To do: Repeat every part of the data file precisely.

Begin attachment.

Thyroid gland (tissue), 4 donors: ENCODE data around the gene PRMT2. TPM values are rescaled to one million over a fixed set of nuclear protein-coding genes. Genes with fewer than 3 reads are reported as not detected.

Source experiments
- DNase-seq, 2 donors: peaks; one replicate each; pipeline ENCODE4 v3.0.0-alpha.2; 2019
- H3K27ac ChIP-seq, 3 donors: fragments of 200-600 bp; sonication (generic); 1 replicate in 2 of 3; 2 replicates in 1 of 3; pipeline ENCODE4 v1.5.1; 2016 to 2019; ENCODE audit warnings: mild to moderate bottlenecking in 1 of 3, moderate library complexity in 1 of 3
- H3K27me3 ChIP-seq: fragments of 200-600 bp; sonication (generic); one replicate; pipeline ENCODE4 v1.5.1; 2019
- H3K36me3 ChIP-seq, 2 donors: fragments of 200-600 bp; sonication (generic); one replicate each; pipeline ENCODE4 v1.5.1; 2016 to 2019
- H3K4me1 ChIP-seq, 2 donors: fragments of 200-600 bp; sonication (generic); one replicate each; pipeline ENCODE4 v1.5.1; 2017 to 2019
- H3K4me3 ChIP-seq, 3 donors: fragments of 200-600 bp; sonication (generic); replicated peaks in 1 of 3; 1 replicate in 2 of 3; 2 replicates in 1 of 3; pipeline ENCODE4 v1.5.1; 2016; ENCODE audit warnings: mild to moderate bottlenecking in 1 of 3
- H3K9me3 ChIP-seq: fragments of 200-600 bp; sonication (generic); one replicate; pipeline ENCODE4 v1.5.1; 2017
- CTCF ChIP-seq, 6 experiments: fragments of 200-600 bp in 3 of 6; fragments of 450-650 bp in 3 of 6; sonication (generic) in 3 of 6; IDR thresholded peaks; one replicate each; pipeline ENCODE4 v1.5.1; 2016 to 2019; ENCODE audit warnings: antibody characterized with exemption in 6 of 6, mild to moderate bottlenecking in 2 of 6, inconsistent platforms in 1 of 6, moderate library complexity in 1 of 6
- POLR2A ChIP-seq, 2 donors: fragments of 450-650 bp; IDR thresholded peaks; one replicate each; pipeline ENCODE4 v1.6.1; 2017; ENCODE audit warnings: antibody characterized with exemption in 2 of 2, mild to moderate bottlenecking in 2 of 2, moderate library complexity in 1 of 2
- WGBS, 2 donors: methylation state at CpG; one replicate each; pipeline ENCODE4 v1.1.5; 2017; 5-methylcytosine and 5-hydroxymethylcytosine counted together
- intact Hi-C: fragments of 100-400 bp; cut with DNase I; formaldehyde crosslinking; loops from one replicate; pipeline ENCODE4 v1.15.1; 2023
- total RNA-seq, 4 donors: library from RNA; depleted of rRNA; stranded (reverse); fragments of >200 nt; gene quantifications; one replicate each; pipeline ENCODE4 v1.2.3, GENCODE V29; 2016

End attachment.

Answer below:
Thyroid gland (tissue), 4 donors: ENCODE data around the gene PRMT2. TPM values are rescaled to one million over a fixed set of nuclear protein-coding genes. Genes with fewer than 3 reads are reported as not detected.

Source experiments
- DNase-seq, 2 donors: peaks; one replicate each; pipeline ENCODE4 v3.0.0-alpha.2; 2019
- H3K27ac ChIP-seq, 3 donors: fragments of 200-600 bp; sonication (generic); 1 replicate in 2 of 3; 2 replicates in 1 of 3; pipeline ENCODE4 v1.5.1; 2016 to 2019; ENCODE audit warnings: mild to moderate bottlenecking in 1 of 3, moderate library complexity in 1 of 3
- H3K27me3 ChIP-seq: fragments of 200-600 bp; sonication (generic); one replicate; pipeline ENCODE4 v1.5.1; 2019
- H3K36me3 ChIP-seq, 2 donors: fragments of 200-600 bp; sonication (generic); one replicate each; pipeline ENCODE4 v1.5.1; 2016 to 2019
- H3K4me1 ChIP-seq, 2 donors: fragments of 200-600 bp; sonication (generic); one replicate each; pipeline ENCODE4 v1.5.1; 2017 to 2019
- H3K4me3 ChIP-seq, 3 donors: fragments of 200-600 bp; sonication (generic); replicated peaks in 1 of 3; 1 replicate in 2 of 3; 2 replicates in 1 of 3; pipeline ENCODE4 v1.5.1; 2016; ENCODE audit warnings: mild to moderate bottlenecking in 1 of 3
- H3K9me3 ChIP-seq: fragments of 200-600 bp; sonication (generic); one replicate; pipeline ENCODE4 v1.5.1; 2017
- CTCF ChIP-seq, 6 experiments: fragments of 200-600 bp in 3 of 6; fragments of 450-650 bp in 3 of 6; sonication (generic) in 3 of 6; IDR thresholded peaks; one replicate each; pipeline ENCODE4 v1.5.1; 2016 to 2019; ENCODE audit warnings: antibody characterized with exemption in 6 of 6, mild to moderate bottlenecking in 2 of 6, inconsistent platforms in 1 of 6, moderate library complexity in 1 of 6
- POLR2A ChIP-seq, 2 donors: fragments of 450-650 bp; IDR thresholded peaks; one replicate each; pipeline ENCODE4 v1.6.1; 2017; ENCODE audit warnings: antibody characterized with exemption in 2 of 2, mild to moderate bottlenecking in 2 of 2, moderate library complexity in 1 of 2
- WGBS, 2 donors: methylation state at CpG; one replicate each; pipeline ENCODE4 v1.1.5; 2017; 5-methylcytosine and 5-hydroxymethylcytosine counted together
- intact Hi-C: fragments of 100-400 bp; cut with DNase I; formaldehyde crosslinking; loops from one replicate; pipeline ENCODE4 v1.15.1; 2023
- total RNA-seq, 4 donors: library from RNA; depleted of rRNA; stranded (reverse); fragments of >200 nt; gene quantifications; one replicate each; pipeline ENCODE4 v1.2.3, GENCODE V29; 2016